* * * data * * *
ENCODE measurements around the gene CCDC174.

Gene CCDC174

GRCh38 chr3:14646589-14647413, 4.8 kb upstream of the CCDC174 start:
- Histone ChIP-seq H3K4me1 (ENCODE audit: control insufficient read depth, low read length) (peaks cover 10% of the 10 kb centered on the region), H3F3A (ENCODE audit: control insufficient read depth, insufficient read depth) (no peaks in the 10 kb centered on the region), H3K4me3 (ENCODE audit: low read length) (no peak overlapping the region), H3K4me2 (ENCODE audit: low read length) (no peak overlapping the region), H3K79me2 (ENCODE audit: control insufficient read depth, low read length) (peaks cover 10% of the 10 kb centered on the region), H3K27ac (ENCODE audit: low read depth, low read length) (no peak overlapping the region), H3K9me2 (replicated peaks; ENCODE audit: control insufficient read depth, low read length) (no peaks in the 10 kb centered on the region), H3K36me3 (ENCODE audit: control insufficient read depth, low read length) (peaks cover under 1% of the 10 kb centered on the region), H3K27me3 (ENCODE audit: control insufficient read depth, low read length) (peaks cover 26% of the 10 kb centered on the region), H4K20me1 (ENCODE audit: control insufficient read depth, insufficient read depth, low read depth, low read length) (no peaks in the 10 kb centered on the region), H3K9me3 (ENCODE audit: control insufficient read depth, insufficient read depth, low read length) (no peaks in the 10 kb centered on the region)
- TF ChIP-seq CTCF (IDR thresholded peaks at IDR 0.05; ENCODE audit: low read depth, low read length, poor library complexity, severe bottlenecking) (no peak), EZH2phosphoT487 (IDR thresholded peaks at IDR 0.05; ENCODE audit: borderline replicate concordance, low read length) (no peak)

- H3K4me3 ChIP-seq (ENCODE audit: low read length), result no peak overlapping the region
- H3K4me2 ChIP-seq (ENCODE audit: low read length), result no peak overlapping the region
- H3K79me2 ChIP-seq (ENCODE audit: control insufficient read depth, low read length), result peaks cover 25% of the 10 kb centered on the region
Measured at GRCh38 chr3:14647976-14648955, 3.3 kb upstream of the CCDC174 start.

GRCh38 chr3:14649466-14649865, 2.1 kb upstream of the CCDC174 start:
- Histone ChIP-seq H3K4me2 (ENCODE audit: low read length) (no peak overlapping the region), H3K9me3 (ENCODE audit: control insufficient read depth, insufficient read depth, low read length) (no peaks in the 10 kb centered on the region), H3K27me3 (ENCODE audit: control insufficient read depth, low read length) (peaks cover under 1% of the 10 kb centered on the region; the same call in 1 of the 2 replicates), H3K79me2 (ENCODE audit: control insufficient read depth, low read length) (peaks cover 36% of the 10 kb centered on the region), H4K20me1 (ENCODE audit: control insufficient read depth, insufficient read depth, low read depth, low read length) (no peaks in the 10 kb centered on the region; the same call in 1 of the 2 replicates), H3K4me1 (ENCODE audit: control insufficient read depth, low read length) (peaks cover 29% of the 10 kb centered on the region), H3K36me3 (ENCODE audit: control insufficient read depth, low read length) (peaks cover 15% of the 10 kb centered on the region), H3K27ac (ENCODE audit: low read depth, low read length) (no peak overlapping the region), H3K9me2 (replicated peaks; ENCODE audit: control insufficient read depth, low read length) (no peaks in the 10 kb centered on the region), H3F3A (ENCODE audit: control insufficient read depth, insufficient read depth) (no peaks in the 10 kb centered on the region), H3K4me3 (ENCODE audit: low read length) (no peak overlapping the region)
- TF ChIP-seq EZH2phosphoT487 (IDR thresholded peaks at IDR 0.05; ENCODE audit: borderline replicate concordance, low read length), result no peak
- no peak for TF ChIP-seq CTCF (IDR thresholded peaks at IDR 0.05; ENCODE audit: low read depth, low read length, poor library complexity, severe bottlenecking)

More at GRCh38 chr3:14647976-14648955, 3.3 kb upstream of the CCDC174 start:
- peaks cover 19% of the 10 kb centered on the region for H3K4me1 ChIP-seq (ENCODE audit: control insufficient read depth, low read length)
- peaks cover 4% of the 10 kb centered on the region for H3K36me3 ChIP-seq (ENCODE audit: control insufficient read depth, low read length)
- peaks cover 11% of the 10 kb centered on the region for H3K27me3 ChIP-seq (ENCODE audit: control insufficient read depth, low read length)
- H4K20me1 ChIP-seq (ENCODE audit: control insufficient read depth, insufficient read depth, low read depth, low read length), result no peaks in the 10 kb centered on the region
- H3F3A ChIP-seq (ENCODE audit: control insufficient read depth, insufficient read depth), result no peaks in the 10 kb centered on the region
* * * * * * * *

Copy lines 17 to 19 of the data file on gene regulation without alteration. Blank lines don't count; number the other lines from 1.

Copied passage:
- peaks cover 11% of the 10 kb centered on the region for H3K27me3 ChIP-seq (ENCODE audit: control insufficient read depth, low read length)
- H4K20me1 ChIP-seq (ENCODE audit: control insufficient read depth, insufficient read depth, low read depth, low read length), result no peaks in the 10 kb centered on the region
- H3F3A ChIP-seq (ENCODE audit: control insufficient read depth, insufficient read depth), result no peaks in the 10 kb centered on the region